Story would not end, and for the people want to take off here, here is the result. 25-27 people enter into competition, we are only Canadian crossed border to join the event, thinnest shaving was 5 micron but it was not full width and length. Qualified shavings I thought were a few 7-9 micron and a few 10-16 micron. Kiyo was the one got 5 micron, Kazu had 10 micron full width, full length, consistent, Eijiro got good 16 micron, we all had our best at the competition so Daizen team did very well. I unfortunately got late to the competition, spend too much time on socializing…. It would been around 10-12 micron, will revenge next year!
Here continue the story.
This is picture with X100. Picture is not taken same blade but same principal, back side of planer blade finish with 8,000 grid. This shows the edge is not reached with sharpening and some large scratch. From this, I figure water at my house contains calcium that effecting this scare, since I saw this, I use only pure water prior to 8,000 grid. So it looks great in X20 but not in X100 which gave me some ideas how I can improve.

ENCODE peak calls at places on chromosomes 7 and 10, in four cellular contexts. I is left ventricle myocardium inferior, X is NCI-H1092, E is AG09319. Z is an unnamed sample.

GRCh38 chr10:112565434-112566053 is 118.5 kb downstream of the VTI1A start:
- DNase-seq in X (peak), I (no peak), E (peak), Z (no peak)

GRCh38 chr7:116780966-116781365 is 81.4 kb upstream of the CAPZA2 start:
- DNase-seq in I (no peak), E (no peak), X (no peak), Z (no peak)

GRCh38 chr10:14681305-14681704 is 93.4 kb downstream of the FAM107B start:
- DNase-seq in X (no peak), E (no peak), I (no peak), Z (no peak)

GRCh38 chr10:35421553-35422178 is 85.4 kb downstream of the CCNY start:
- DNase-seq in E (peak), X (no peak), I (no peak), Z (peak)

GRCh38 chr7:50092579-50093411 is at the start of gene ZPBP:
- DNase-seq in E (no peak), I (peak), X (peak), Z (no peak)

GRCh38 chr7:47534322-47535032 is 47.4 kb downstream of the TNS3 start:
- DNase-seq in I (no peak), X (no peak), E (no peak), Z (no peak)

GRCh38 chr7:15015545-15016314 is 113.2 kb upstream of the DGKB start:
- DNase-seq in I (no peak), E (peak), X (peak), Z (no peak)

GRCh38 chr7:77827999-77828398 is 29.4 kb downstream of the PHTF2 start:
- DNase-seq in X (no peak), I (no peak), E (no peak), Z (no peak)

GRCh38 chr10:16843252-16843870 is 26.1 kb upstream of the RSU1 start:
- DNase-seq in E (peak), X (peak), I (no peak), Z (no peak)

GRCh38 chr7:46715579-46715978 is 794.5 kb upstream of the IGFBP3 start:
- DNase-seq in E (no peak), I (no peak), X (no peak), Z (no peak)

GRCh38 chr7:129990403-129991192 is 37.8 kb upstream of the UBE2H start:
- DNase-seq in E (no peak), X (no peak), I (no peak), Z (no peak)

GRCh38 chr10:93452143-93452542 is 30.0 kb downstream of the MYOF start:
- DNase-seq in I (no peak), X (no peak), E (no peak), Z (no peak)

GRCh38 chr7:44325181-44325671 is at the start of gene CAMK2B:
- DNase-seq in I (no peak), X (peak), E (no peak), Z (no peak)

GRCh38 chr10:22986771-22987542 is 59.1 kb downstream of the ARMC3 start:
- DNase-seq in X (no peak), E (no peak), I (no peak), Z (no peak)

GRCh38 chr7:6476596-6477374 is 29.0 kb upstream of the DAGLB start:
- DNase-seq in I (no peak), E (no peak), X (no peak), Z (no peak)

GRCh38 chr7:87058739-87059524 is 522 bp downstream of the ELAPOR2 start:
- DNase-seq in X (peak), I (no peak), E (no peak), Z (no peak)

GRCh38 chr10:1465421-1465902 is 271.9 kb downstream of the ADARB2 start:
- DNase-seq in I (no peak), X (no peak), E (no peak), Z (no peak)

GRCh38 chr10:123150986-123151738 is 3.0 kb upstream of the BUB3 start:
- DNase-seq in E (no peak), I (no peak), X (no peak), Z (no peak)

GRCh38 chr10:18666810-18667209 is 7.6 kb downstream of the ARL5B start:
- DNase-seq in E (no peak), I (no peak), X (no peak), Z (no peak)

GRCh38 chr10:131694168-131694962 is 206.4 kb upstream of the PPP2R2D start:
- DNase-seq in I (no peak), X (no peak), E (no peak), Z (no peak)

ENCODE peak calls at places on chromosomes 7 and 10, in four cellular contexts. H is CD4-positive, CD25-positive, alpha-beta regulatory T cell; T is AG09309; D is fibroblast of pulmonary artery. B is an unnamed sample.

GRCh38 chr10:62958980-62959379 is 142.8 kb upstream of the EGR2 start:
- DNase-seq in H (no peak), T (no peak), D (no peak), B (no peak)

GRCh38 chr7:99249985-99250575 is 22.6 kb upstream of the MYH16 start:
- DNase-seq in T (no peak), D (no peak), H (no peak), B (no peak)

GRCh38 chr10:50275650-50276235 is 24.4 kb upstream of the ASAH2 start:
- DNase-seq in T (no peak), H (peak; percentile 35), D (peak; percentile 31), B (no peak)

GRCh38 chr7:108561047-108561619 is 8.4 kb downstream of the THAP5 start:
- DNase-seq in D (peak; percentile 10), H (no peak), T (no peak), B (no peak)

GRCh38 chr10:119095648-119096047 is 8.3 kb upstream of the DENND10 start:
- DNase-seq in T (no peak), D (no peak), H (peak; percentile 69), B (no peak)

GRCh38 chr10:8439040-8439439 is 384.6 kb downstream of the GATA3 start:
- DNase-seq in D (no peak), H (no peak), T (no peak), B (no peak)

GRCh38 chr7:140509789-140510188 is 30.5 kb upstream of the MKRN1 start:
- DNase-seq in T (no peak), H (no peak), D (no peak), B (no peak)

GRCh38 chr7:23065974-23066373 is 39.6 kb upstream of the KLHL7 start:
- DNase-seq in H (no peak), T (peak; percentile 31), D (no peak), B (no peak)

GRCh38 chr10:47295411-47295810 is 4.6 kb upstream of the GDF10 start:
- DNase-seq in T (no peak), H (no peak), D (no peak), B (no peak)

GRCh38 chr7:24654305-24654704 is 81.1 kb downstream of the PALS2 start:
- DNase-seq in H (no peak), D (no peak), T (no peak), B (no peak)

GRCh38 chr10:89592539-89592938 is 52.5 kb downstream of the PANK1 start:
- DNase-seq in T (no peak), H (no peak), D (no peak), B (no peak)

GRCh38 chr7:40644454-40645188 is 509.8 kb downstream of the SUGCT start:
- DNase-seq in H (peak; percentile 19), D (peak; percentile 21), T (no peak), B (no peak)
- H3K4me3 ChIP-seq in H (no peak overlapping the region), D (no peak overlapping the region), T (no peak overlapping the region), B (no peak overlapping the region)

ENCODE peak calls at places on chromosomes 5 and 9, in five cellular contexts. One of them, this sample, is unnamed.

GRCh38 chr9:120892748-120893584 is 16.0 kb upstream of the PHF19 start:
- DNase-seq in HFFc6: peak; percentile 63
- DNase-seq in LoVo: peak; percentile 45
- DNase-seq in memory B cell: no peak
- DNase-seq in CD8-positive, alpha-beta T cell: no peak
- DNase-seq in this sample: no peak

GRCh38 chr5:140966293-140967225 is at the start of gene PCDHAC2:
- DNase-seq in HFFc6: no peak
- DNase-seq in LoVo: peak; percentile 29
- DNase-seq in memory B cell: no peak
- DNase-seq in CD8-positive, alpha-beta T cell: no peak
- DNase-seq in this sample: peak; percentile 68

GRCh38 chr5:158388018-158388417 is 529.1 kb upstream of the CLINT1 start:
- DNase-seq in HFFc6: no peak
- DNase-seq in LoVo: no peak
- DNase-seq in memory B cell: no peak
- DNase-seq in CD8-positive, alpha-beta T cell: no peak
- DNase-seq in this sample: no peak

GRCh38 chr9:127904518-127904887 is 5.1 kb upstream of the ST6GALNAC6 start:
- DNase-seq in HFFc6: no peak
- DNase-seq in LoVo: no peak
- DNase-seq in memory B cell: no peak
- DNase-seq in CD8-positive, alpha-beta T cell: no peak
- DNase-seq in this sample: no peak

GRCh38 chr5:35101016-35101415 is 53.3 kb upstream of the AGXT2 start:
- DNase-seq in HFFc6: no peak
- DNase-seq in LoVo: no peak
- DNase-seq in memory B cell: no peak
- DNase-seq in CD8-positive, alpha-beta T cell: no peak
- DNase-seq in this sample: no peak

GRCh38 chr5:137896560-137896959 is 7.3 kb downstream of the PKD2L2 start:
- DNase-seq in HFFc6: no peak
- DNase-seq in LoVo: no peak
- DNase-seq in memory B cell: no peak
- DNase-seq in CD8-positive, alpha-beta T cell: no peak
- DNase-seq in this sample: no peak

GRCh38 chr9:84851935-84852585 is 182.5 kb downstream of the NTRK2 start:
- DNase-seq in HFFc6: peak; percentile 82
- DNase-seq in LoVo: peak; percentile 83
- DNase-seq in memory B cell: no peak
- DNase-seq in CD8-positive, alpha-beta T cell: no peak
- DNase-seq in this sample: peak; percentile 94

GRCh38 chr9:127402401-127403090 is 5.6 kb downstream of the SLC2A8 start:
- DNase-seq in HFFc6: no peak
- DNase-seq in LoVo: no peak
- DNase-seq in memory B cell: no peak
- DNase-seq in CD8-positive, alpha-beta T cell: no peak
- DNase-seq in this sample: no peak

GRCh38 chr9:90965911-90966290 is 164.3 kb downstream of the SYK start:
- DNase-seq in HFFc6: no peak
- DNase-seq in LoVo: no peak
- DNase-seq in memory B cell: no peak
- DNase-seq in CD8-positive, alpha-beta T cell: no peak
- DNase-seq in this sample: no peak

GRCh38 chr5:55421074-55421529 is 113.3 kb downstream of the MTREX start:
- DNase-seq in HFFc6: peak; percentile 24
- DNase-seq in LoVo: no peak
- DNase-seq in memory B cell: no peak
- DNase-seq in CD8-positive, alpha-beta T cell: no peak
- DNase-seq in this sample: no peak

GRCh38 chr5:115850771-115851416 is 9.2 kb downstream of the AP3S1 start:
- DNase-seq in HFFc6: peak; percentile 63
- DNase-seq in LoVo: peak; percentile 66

Chesel and planer blade sharpening, what matters most is the back side of the blade. How to sharpen this flat matters. In planing, if the back is sharpened properly, there are guy says he gets 10 micron with 1,000 grid sharpening at front edge. This is true. Chesel and planer both has hollow back which is to make the flat sharpening easier and more perfectly. This hollow is made prior the forge so it is not something would work same such as gliding the back hollow. For the planer, focus is to leave the sharpening surface minimum, if you keep sharpening the back, it makes flat wider and wider, instead, we pound the soft steel at front to push the blade so keep the flat surface minimum.